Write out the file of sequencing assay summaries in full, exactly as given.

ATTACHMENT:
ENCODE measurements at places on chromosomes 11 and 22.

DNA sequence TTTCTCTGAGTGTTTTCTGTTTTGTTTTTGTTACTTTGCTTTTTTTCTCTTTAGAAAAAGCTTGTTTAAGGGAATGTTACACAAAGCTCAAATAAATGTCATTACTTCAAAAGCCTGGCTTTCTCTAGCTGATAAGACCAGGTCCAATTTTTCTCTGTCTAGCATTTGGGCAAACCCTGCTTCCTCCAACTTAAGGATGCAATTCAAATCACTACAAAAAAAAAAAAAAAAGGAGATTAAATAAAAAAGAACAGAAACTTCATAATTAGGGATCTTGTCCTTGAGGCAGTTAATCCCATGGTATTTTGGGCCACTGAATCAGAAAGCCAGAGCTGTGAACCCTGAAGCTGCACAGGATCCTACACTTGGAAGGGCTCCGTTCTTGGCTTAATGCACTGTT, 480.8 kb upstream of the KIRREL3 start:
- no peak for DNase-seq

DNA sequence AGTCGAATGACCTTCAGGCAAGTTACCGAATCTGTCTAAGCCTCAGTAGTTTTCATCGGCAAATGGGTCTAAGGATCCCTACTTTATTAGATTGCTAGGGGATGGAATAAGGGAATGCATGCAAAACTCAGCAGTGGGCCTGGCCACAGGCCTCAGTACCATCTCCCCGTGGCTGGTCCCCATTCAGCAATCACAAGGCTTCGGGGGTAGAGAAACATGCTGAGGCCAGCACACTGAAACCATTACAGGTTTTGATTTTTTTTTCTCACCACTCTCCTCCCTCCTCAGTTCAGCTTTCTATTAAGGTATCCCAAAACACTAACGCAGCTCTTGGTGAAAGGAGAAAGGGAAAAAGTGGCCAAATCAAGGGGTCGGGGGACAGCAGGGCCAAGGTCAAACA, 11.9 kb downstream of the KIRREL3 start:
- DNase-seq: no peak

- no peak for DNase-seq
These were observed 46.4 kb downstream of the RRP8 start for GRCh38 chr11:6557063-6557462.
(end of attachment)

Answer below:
ENCODE measurements at places on chromosomes 11 and 22.

DNA sequence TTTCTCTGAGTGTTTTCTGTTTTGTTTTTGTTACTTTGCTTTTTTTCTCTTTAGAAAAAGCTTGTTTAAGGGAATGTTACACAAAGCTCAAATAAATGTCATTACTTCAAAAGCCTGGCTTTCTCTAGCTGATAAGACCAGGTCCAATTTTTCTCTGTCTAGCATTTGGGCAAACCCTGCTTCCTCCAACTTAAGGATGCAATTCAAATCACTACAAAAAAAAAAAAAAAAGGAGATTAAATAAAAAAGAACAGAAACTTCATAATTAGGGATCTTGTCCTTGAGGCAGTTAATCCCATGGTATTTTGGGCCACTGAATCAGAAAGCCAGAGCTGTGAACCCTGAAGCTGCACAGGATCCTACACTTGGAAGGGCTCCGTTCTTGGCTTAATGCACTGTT, 480.8 kb upstream of the KIRREL3 start:
- no peak for DNase-seq

DNA sequence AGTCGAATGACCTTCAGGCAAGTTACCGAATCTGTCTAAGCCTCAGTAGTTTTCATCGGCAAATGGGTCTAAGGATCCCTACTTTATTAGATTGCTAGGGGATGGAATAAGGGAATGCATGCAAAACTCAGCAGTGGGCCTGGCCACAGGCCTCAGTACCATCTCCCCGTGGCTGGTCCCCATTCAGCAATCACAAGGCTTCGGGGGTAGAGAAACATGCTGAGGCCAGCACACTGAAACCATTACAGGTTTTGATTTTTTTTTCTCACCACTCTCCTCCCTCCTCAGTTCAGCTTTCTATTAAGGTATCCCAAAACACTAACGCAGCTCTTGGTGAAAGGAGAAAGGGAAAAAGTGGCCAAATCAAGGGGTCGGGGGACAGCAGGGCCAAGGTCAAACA, 11.9 kb downstream of the KIRREL3 start:
- DNase-seq: no peak

- no peak for DNase-seq
These were observed 46.4 kb downstream of the RRP8 start for GRCh38 chr11:6557063-6557462.